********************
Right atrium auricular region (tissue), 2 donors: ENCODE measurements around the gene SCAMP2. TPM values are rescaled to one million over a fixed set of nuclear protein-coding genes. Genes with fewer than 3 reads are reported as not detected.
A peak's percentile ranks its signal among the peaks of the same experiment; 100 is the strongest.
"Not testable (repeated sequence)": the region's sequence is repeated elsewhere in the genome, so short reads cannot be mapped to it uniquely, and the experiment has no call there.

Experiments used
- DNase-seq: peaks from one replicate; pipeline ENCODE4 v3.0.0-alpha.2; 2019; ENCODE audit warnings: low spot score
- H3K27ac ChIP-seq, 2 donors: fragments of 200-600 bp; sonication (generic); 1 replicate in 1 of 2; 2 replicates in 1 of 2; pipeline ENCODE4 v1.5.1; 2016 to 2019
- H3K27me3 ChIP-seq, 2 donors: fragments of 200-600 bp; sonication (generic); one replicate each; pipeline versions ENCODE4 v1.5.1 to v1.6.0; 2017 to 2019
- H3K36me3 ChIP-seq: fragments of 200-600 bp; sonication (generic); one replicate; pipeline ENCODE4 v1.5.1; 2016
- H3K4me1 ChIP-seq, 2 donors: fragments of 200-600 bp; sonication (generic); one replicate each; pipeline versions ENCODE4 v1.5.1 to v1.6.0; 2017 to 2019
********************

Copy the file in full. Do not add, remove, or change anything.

Right atrium auricular region (tissue), 2 donors: ENCODE measurements around the gene SCAMP2. TPM values are rescaled to one million over a fixed set of nuclear protein-coding genes. Genes with fewer than 3 reads are reported as not detected.
A peak's percentile ranks its signal among the peaks of the same experiment; 100 is the strongest.
"Not testable (repeated sequence)": the region's sequence is repeated elsewhere in the genome, so short reads cannot be mapped to it uniquely, and the experiment has no call there.

Experiments used
- DNase-seq: peaks from one replicate; pipeline ENCODE4 v3.0.0-alpha.2; 2019; ENCODE audit warnings: low spot score
- H3K27ac ChIP-seq, 2 donors: fragments of 200-600 bp; sonication (generic); 1 replicate in 1 of 2; 2 replicates in 1 of 2; pipeline ENCODE4 v1.5.1; 2016 to 2019
- H3K27me3 ChIP-seq, 2 donors: fragments of 200-600 bp; sonication (generic); one replicate each; pipeline versions ENCODE4 v1.5.1 to v1.6.0; 2017 to 2019
- H3K36me3 ChIP-seq: fragments of 200-600 bp; sonication (generic); one replicate; pipeline ENCODE4 v1.5.1; 2016
- H3K4me1 ChIP-seq, 2 donors: fragments of 200-600 bp; sonication (generic); one replicate each; pipeline versions ENCODE4 v1.5.1 to v1.6.0; 2017 to 2019